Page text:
- By David KennerDavid Kenner is the Middle East editor at Foreign Policy. He is based in Beirut, Lebanon, and has been with FP since 2009 (a long time, he knows). He worked for FP previously in Cairo, where he covered the early days of the Arab Spring, and before that in Washington. He has attended Georgetown University and the American University of Beirut and has reported from Libya, Egypt, Gaza, Turkey, Lebanon, and Iraq.
CAIRO — So far, there has been only one ironclad rule in post-Morsy Egypt: Don’t trust breaking news. Reports that hardline Islamist groups had abandoned the Muslim Brotherhood? Reversed. News that Brotherhood Supreme Guide Mohammed Badie was arrested? Proven false when he appeared at a large Brotherhood rally.
And now: another doozy. On Saturday, the official state news agency reported that opposition leader Mohamed ElBaradei would be sworn in as the new prime minister later that evening. A few hours later, however, the decision was reversed as the tenuous political alliance that supported Mohamed Morsy’s ouster began to fray.
Achieving consensus in Egyptian politics is proving easier said than done. With ElBaradei’s candidacy for the premiership, the fractures among the diverse political forces that came together to bring down the Muslim Brotherhood are coming to the fore. Whoever emerges as the country’s next prime minister will be charged with managing this increasingly unwieldy alliance: He will need all of his skills to keep it together and make the sort of political progress that will justify the turmoil of the past week.
The hitch in ElBaradei’s rise came from the Salafist Nour Party, which abandoned the Muslim Brotherhood by throwing its weight behind the military-guided transition plan. But while the Nour Party had its problems with Morsy, the hardline Islamist movement had no love for the secular ElBaradei. "You criticize the Muslim Brotherhood and the Islamists for not sharing in their decision making, but then you do the same thing," a Nour Party official told the Wall Street Journal, in explaining their objection. "This isn’t the way of democracy or the way of dealing with a country like Egypt."
It’s a compelling point. If the Nour Party drops its support for the transition, as it threatened to do if ElBaradei was appointed, power would fall completely into the hands of a small group of electorally untested, non-Islamist politicians. The anti-Morsy political front would be taking exactly the sort of exclusionary approach to government that they criticized in their Islamist predecessors.
That’s not to say all Salafists oppose ElBaradei. "I believe he’s the right guy for the right time," said Mohammed Tolba, a founder of the moderate Salafi group Salafyo Costa. "We need someone who’s an expert, presentable, who has international relations…. He was one of the guys who called for the revolution. We cannot stand trial and error anymore."
But if Egypt’s main Salafist party gets a veto over such central decisions, what can the interim government accomplish? This isn’t going to be the last area of contention: In upcoming discussions to amend the country’s constitution, the Nour Party is undoubtedly going to fight to preserve, or even strengthen, the role of Islamic law. By trying to please everyone, Egypt’s new government runs the risk of accomplishing nothing.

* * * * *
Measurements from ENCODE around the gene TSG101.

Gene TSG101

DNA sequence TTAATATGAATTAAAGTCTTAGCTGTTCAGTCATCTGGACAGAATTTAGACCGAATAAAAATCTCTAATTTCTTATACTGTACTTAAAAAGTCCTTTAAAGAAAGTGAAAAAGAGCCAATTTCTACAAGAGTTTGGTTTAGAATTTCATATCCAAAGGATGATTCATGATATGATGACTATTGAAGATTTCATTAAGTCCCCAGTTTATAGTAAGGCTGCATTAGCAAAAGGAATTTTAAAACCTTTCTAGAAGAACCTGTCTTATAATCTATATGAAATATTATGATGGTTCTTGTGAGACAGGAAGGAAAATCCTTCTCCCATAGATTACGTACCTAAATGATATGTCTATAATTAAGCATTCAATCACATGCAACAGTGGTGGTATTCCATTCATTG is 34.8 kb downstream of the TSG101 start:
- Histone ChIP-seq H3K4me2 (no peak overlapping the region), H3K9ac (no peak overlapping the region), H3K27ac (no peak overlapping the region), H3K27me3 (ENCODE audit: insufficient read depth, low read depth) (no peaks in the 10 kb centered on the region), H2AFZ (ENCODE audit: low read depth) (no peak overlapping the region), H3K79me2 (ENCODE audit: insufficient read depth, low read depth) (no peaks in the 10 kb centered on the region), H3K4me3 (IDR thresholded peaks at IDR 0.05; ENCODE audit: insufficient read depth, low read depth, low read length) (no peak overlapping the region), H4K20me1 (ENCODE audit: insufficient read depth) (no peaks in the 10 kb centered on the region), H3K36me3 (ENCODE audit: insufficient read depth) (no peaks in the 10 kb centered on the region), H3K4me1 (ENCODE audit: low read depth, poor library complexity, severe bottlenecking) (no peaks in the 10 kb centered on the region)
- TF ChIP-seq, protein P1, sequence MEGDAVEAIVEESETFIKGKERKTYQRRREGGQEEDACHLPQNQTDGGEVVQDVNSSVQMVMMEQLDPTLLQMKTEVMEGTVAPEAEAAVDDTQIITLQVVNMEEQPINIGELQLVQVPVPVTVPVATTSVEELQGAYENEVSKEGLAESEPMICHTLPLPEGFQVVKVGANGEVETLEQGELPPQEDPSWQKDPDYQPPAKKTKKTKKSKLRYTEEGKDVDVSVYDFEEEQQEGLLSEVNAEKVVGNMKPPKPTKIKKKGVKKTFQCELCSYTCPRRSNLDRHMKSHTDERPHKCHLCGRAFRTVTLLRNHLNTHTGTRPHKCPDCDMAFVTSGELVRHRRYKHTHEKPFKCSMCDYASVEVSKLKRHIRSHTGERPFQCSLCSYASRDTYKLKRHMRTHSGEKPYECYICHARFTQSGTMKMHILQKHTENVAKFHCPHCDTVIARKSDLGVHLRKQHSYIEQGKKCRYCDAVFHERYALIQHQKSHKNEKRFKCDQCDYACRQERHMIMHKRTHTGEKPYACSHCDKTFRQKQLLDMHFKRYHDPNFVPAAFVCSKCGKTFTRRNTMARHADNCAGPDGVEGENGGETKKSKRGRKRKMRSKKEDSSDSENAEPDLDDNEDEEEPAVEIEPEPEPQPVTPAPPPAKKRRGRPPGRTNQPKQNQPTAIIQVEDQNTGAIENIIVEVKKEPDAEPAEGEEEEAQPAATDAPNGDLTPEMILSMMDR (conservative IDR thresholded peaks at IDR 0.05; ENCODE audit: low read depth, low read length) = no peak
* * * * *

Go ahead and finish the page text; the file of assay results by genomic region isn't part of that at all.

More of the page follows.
This is the conundrum that ElBaradei, who is still the front-runner to become the next prime minister, will fall into should he actually land the job. While he is viewed as perhaps the most uncompromising liberal voice on Egypt’s political scene, ElBaradei’s stances have shifted considerably since entering politics. Upon his return in 2010, he allied with the Muslim Brotherhood — even clashing with secularist opposition parties in the process. Today, he is the Islamists’ public enemy number one, castigating the Morsy administration’s governance of the country in an article for Foreign Policy‘s "Failed States" issue. Following Hosni Mubarak’s fall, ElBaradei denounced the military-guided government as a "fascist regime" and resolutely refused to take part. Today, with the premiership in sight, he’s justifying the military’s arrest of Muslim Brotherhood leaders and the closing of Islamist television channels as "precautionary measures."
ElBaradei, for his part, says that a leader has to be willing to change his positions and cut deals if he wants to be successful. "It’s really essentially to accept each other — to cut a deal, if you like, you have to compromise and reconcile your differences," he told FP shortly before diving into Egyptian politics. "And you have to find the highest common denominator that you can get. You get a lot of that through psychology — it is not really substance, as you learn. It’s really respect and dialogue: These are all skills that you need wherever and whatever you do in public life. Whether you are a CEO of Coca-Cola, whether you are the head of the IAEA, or whether you are the president of a country."
The ability to adapt to political reality while still maintaining your reputation for sticking to your principles isn’t a bad trick, either. Whether it’s ElBaradei or another figure, Egypt’s new prime minister is going to need to call on all of his political skills to navigate the country through its largest crisis since Mubarak’s fall.
Evan Hill contributed reporting on this article.